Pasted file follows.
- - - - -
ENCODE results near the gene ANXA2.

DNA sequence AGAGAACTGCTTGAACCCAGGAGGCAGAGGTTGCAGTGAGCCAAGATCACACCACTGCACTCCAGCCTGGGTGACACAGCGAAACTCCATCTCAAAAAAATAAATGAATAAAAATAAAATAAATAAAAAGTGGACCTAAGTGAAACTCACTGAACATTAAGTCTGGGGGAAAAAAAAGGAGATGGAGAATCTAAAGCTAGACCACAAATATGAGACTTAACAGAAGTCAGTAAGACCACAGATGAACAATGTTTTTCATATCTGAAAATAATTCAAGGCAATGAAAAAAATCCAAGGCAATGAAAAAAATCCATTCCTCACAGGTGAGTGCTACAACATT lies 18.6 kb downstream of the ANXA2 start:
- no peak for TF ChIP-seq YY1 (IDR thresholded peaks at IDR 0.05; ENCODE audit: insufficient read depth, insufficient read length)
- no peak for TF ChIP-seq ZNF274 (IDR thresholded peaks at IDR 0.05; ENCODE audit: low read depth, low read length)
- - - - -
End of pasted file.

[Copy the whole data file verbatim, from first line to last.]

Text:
ENCODE results near the gene ANXA2.

DNA sequence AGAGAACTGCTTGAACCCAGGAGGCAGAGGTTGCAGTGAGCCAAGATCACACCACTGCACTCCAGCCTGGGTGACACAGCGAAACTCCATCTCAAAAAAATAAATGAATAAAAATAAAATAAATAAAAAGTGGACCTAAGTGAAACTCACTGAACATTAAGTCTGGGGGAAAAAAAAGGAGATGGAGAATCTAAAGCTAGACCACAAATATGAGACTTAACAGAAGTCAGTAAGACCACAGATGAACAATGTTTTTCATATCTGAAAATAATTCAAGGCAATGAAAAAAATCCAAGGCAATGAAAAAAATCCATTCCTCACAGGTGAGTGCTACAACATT lies 18.6 kb downstream of the ANXA2 start:
- no peak for TF ChIP-seq YY1 (IDR thresholded peaks at IDR 0.05; ENCODE audit: insufficient read depth, insufficient read length)
- no peak for TF ChIP-seq ZNF274 (IDR thresholded peaks at IDR 0.05; ENCODE audit: low read depth, low read length)